Soooo ... wonder what these two talked about at Wimbledon: 


Good On Ya: Bubba Watson. He decided to remove the Confederate flag image from the roof of his General Lee car, saying that it was “offensive to some people” and “felt like it was the right gesture for me to do.”  

Moving On … Down: Tiger Woods. Even with an encouraging performance at The Greenbrier, he still dropped in the world rankings, from No. 220 to No. 226.

Not Always the Best Predictor for Success: the U.S. Amateur. Lee became just the second Amateur champion since 2000 to win a PGA Tour event. 

Oh, Someone Other Than Adam Scott Uses a Long Putter?: David Hearn. Was legitimately surprised to learn someone else still uses the long wand. With only five months before the anchoring ban takes effect, the Canadian nearly brushed his way into the winner’s circle.  

Blown Fantasy Pick of the Week: Webb Simpson. Of course he injured his back while lifting his kid out of The Greenbrier pool. Of course he missed the cut when he was a sure-fire, no-doubt-about-it pick in Group 2. Ugh.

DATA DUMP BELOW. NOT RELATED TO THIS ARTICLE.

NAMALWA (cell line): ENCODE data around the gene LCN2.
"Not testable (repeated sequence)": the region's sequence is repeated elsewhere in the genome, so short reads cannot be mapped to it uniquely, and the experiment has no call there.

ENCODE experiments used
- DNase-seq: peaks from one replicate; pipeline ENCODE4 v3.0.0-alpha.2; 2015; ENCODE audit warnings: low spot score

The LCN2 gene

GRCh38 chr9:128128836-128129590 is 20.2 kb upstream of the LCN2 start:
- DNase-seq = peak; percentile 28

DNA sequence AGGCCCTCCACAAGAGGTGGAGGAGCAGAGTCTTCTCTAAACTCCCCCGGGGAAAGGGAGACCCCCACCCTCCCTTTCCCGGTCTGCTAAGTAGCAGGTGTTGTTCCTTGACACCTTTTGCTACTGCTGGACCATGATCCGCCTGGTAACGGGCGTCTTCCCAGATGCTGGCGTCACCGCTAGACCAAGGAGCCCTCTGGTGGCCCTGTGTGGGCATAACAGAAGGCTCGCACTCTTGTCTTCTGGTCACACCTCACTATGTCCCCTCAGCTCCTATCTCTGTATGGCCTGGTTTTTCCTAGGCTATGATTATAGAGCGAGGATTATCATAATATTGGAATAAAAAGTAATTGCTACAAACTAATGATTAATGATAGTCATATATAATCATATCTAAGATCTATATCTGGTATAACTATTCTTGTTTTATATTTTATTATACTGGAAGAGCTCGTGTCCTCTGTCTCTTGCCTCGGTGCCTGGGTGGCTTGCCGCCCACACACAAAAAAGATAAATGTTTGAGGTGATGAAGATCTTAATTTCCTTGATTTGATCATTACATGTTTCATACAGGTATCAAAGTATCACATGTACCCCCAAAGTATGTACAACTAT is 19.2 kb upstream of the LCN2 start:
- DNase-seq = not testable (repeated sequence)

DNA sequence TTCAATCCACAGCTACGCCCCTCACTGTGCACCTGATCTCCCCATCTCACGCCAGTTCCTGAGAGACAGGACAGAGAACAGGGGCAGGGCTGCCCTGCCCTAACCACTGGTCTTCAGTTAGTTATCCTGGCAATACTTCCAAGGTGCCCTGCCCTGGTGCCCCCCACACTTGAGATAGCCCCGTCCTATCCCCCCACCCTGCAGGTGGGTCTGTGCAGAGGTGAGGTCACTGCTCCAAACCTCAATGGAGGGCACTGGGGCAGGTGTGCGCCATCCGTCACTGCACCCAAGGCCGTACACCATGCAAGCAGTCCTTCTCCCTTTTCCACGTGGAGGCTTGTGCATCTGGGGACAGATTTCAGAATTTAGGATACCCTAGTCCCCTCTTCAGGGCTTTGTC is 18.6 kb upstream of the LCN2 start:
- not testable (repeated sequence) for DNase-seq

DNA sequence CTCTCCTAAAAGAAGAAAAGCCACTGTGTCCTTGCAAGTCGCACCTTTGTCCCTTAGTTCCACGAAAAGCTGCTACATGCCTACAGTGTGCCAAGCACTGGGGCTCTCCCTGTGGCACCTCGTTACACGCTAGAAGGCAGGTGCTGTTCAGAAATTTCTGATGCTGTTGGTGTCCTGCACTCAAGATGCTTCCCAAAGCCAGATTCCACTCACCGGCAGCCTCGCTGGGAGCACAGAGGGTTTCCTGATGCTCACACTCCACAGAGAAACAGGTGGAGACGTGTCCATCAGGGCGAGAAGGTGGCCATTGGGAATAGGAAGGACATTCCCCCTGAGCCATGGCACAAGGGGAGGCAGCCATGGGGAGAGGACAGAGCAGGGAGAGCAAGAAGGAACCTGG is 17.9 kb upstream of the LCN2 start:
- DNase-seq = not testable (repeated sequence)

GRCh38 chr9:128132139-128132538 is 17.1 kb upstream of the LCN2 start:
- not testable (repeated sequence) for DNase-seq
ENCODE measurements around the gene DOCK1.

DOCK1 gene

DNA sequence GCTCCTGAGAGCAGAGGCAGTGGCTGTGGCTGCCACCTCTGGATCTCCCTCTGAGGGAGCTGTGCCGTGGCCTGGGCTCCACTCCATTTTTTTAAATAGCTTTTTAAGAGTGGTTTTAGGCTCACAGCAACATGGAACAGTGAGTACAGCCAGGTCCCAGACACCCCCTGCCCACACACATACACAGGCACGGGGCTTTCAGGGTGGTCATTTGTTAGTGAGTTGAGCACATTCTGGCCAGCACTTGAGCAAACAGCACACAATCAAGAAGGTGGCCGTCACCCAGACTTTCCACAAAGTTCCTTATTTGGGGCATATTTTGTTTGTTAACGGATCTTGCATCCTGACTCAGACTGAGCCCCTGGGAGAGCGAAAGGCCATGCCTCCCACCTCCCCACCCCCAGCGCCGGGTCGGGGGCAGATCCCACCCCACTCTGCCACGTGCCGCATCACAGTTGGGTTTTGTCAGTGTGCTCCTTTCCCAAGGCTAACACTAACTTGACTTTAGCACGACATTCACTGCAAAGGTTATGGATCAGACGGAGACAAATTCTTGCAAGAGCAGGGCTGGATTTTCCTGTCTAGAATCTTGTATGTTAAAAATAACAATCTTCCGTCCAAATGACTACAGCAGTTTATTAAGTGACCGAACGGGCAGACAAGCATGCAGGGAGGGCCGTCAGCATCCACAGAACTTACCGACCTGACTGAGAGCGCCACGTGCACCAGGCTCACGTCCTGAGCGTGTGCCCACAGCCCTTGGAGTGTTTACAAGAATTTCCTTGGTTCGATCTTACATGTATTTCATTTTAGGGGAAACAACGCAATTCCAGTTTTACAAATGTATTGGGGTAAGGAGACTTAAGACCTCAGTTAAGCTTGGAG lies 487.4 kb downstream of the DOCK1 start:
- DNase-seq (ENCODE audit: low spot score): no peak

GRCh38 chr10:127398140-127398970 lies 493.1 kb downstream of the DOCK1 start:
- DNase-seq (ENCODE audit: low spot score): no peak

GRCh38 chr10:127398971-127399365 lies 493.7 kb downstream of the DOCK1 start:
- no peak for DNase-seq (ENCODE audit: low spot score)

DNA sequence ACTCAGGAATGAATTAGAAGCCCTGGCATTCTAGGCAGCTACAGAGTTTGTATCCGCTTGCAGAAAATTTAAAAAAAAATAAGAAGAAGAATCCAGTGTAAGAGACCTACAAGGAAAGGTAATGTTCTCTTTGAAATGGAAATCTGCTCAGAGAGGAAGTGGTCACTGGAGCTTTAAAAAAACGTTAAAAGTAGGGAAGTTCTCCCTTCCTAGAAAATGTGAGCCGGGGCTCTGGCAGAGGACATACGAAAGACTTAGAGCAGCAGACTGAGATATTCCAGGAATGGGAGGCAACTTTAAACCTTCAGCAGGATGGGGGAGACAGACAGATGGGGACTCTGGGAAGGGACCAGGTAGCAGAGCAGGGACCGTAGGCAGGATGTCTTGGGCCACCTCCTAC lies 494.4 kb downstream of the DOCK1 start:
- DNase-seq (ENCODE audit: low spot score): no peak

The Big Golfer: Shaquille O’Neal. Diesel may miss more 3-footers than free throws, but the guy sure knows how to entertain. Here’s his swing in too-tight pants: 

The answer is Rory and Jordan – now, and for the next 40 majors. It just seems highly unlikely now. Sigh. 

For as much ink as the Tiger-Phil rivalry received, they very rarely went head-to-head in a big event. And when they did? It was magic – the 2005 duel at Doral, the '07 showdown in Boston, their spirited game of H.O.R.S.E. at the ’09 Masters. Even a decade later, those highlights produce goosebumps.  

Spieth has been reluctant to declare himself as McIlroy’s rival, saying that he’s not yet on his level, not yet anyway. Maybe so, but he’s also spotted the young master more than four years. If he’s not at that level already, he’s thisclose. A head-to-head meeting at a major, whether here or at the PGA, could help bring this fledgling rivalry to life.


My answer after the Masters: Yes. 

My answer after the Memorial: No.

My answer after the U.S. Open: Oh God no. 

My answer after The Greenbrier: Ehh … maybe?

Can he win? No. Can he contend, or finish only a few shots back of the champion? Doesn’t seem likely. Can he finish in the top 25? Definitely.